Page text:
Stella Artois has done a nice job elevating the online video to something much more that a simple add on to a website. The Stella Artois site uses video (a "full length film" if you will) as a navigational element. Created by Lowe, the film was shot on the set of Ingmar Bergman's last movie by members of the crew that work on The Illusionist and pauses every once in a while to offer up navigational options.
We really wonder if people do their homework before launching what they believe will become something akin to the next YouTube. The idea of commercials as content has been done many times before and has failed each time. However, the recently launched Firebrand doesn't seem to care and believes its offering of the "coolest" commercials served up MTV VJ-style will connect "consumers directly with their favorite brands in an integrated environment." How many billions of time have we heard that before?
We tried really hard not to laugh when Firebrand CEO Roman Vinoly said, "We program TV spots like a DJ spins music in a club. There is a rhythm and flow to it." In an attempt to spin Firebrand as something other than a massive database of commercials, Vinoly adds, "On Firebrand, you'll see more car chases, explosions, gags, drama, heroes, Oscar-winning actors, directors and producers in an hour than in a month of HBO." Right, dude. They're still fucking commercials. Not The Sopranos.
The college-bound doll at left is going for a steal at $19,995 on Marry Our Daughter, where families can safely sell stone-footed girls for a price soothing enough to eradicate in-law strife.
Harking back to arranged marriage in the Biblical sense, the site's a publicity stunt orchestrated by women who actually were sold into marriage. They hope to shed light on the mail order bride industry at large, and on loopholes across the nation that enable minors to marry, says Newsweek.
If there's any category of marketer who has dramatically altered the way they market their product, it would be book publishers. Publishers have jumped head first into what online marketing has to offer. From using blog, to social networking sites to video to dedicated websites, the category has forever left behind its formerly staid marketing practices. Surely, they are not alone but they tend to stand out more so than others.
To market the book The Electric Church, a science fiction novel about eternal life via brain transplant into cyborg avatars (or something like that), has launched a BlogAd campaign and a site that takes you inside the church in a freaky sort of way. The creative includes interactive elements from the site. It's definitely simple but simple is more often than not all it takes to deliver a message.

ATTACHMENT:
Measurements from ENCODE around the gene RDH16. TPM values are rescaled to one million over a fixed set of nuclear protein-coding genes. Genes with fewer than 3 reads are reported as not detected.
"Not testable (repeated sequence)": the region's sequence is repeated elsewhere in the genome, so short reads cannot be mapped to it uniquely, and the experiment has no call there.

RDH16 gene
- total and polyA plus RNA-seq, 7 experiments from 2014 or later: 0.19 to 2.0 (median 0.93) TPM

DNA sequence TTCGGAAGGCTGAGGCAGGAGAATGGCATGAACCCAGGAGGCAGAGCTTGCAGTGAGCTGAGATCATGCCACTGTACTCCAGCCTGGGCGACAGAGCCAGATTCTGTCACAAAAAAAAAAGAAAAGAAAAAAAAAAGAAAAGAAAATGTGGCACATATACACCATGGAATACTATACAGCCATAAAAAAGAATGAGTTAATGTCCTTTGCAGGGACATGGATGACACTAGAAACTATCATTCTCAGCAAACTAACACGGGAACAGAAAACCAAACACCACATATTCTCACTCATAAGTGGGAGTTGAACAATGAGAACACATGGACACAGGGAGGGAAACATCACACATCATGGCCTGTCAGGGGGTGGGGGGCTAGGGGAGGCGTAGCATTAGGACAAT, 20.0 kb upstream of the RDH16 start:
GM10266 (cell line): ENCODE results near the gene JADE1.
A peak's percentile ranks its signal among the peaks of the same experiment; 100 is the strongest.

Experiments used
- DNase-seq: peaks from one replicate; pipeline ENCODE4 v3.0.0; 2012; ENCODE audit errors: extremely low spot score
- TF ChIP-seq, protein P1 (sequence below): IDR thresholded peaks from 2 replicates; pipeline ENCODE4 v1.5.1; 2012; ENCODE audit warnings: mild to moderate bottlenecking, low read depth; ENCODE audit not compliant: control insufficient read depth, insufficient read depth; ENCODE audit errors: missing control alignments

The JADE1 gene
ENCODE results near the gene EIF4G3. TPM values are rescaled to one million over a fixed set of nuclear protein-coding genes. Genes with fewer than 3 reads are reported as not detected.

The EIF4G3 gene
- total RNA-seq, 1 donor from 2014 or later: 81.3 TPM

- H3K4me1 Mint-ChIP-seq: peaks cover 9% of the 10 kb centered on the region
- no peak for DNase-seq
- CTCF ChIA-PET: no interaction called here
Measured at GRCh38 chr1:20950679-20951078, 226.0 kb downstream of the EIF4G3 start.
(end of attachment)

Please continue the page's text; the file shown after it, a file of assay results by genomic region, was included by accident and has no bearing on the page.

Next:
Think Facebook is worth $10 billion? It will prove worth that and more if Microsoft decides to take a 5 percent stake in the company for $300 million to $500 million.
Word of Microsoft's intentions has also got Google sniffing back up the ass of everybody's favourite social network. Not bad pickin's considering Facebook is expected to suck in $150 in revenue this year, of which $30 million will be profit.
Talk about fiat value. Here's to Facebook, which isn't so much "connecting" people as it is printing its own scrilla-scratch-dough.
For a dollar, you could get a Digital Panhandler to shit-talk somebody in an audio email. (As a courtesy to patrons, your identity will remain anonymous.)
Ain't technology great?
For other sackcloth-sporting brethren the premier Panhandler lends these words of encouragement: "Remember Digital Panhandlers you are not alone. Where ever you may roam in the matrix you will find a fellow Digital Panhandler."
In the end, that's all these ad-supported new-media-buzzing VC-hustling widget-builders are doing anyway, right? And why not? At least one guy's freshly-plush off the hype.
We'd never have guessed that espresso, electronics and easy listening were a match made in heaven, but that's probably why we're not Starbucks or Apple. Observe chummy Schultz and Jobs at left.
To promote the fresh-formed relationship between two masters of addiction, Starbucks baristas will be giving away 1.5 million "Song of the day" cards per day between October 2 and November 7, totaling 50 million free songs.
The cards can be redeemed on iTunes.
And to make its musical fare more compatible with iTunes users who may not have an iPod or Mac on them in-store, Starbucks will also start selling "digital release" cards that enable you to download albums online.
Who says Google doesn't help the poor?. Or do they? AdPulp's David Burn, calling it The Sexy Side of AdSense, found a photo on Flickr of a short shorts-wearing, girl-next-door cute woman holding a coffee cup and wearing a t-shirt which reads, "AdSense Buys My Daily Coffee (And Keeps the Change). Sweet.
We do love the smell of recycling in the morning. An Adrants reader drew our attention to this new effort by Pepsi, where you can enter a friend's information to feed the appetite of a steamy, stalkery coquette who likes to video blog. It seems an awful lot like the stalker campaign by Axe.
The Pepsi one is a little cleverer about integrating personal details, but both end the same way: with a cheesy personalized tattoo. Observe Pepsi and Axe variations for our invented victim Eric. No, we're not super creative, but hey, neither are these guys.
< ominous tone > The 'net sees all... < / ominous tone >
This is almost too spiffy to stand. For sandwich chain Erbert & Gerbert, Colle+McVoy put together a human flipbook ad. It reminded us a little of Justice's DANCE, except you don't get a pop culture headache immediately afterward.
Watch the making-of video at Human Flipbook. It's arguably as entertaining as the :30 spot. We continue to be amazed by all the things you can do to - er, with - an intern.